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Mercedes: Why Barcelona will be the “real test”

Mercedes driver George Russell “sees no reason” why Mercedes should not be competitive in Barcelona: How good are the updates really?

The Spanish Grand Prix will probably shed more light on the current balance of power after the recent mix of winners and pole-setters in Formula 1. After a series of updates, Ferrari and Mercedes in particular will be focusing on whether the new parts will also work on a classic racetrack with medium and fast corners like Barcelona.

The Silver Arrows in particular seem to have taken a big step forward with the front wing introduced in Monaco, which was underpinned by further updates in Canada. According to George Russell, who put the Mercedes W15 on pole position in Montreal two weeks ago, the Circuit de Barcelona-Catalunya will be “a true test” of whether his team has really made the leap to Red Bull, Ferrari and McLaren.

“It’s very exciting ahead of this weekend because before Canada we were driving in the simulator and trying out these new upgrades,” said Russell on media Thursday in Spain. “It seemed like a big step forward and to be honest I didn’t really believe it when I was driving in the simulator. But it proved to be true in Canada.”

“We also had some indications that we would be quick in Canada because the corners are very similar all over the track. I think this [here in Spain] will be a real test and if we can be fast this weekend, it’s a good sign for the season. “

Russell suspects Red Bull “have more in the bag “

And even though team-mate Lewis Hamilton warns that, despite good signs, “there are no certainties in this sport”, the seven-time Formula 1 world champion is also “optimistic” because “we keep putting new parts in the car”.

“[For Spain there are] a few little things here and there,” Hamilton adds. “But nothing major this weekend. I’m sure it’s positive to see that we’re making progress.”

In any case, team-mate Russell believes he is in a position to fight for victory on Sunday: “I’m happy with myself and the car,” he says. “And I don’t think there’s any reason why we can’t be competitive again. We’ll have to wait and see how Red Bull performs. “

“They’ve been the dominant force for so long and they’ve openly admitted that the last three races have probably been the most difficult for a long time, but they’ve won two of those three races. So when a team says it was a very difficult race and still wins, they have more in the bag.”

“But we are making really good steps forward at the moment. We believe that we can achieve even more in the coming races. But this weekend we have to wait and see. It’s wet at the moment. I hope it stays dry, to be honest. “

Russell explains driving error in Canada

Because the rain was already Mercedes’ undoing in Canada. In dry conditions on Saturday in qualifying and towards the end of the race, when the track had dried out, no car drove faster around the Circuit Gilles-Villeneuve than the Mercedes. However, Russell’s slightly weaker pace in the rain was compounded by a few driving errors that thwarted a better chance of victory.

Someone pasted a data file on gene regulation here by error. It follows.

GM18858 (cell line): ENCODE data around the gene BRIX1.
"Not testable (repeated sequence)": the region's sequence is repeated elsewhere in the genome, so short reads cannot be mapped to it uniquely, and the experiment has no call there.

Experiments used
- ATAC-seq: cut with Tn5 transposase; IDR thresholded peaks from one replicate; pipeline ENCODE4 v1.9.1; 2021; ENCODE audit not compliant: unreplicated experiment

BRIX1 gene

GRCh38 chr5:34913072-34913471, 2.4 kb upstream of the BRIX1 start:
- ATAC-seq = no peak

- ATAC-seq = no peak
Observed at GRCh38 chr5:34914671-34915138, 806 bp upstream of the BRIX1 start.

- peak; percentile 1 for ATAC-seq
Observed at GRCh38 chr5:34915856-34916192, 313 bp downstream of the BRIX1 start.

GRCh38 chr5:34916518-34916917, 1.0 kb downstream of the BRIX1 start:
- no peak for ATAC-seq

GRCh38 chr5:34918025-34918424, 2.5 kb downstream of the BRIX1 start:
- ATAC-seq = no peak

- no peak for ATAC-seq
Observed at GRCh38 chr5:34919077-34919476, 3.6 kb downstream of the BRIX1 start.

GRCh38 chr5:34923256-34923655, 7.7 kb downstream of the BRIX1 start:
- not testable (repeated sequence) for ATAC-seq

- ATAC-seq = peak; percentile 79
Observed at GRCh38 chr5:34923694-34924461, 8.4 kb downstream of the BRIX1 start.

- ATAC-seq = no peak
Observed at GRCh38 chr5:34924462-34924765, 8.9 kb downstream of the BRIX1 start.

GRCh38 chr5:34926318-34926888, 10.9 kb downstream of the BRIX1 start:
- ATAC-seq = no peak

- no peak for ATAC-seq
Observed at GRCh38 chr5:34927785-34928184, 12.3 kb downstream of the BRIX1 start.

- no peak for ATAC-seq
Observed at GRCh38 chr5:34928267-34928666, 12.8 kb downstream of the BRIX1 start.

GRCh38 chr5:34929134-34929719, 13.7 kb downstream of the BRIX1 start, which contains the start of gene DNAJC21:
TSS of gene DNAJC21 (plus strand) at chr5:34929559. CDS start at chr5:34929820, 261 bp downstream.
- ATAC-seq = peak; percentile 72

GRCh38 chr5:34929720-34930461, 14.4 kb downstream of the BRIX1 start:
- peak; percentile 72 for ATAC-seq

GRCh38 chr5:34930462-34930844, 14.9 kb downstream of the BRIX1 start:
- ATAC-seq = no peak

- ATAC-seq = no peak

“I was very angry with myself on Sunday evening and Monday morning,” says the 26-year-old. “When I looked back at the race, I remembered how tricky it was out there and that I could have easily not made any of those mistakes if I’d turned the risk dial down and gone a tenth of a second slower for 70 laps.”

“But if I had gone a tenth of a second slower for 70 laps, I probably wouldn’t even be in this position. I haven’t made any mistakes throughout the season. Now I’m really pushing myself because I want to get this win for the team. If I was fighting for the championship, I probably wouldn’t be risking so much in these races, but at the moment we’re not fighting for the championship. “

Focus on pit stops: Mercedes only sixth on the grid

Ahead of the weekend in Spain, Russell and Hamilton also talked about another Mercedes problem, namely the pit stops. The season average for the two Mercedes drivers is 2.85 seconds when changing tires. Although this is a good improvement on last year (3.07), it only puts them in sixth place in the teams’ pit stop rankings.

They are still lagging behind the two Red Bull drivers in particular, who have an average pit stop time of just 2.35 seconds. Russell explains: “In the world of the budget cap, it’s very difficult to justify the investment in improving the pit equipment when you can gain half a second over the course of maybe 70 laps in a race.”

“We did it anyway and our job is not to brake too late, brake consistently, stop on the markers and give the mechanics the best chance of catching the wheel nut when you come in for the pit stop. If you come in too fast and lock up a bit, it’s a pretty scary place for the mechanics, so yes, they’re doing a great job at the moment and our pit stops have improved a lot.”

Hamilton added: “We understood that was a weak point. It wasn’t necessarily down to the pit crew, but rather the design of the car. So we made some changes that helped the pit crew to speed things up, I think.”

“But even so, they have made more effort to train more and prepare better. You can see how the guys train in the pit garage. They make many, many stops at the factory, even in their free time. And that is also noticeable in their performance. So I’m very, very proud of the guys in the garage, who have done a great job, especially recently with our stops. “



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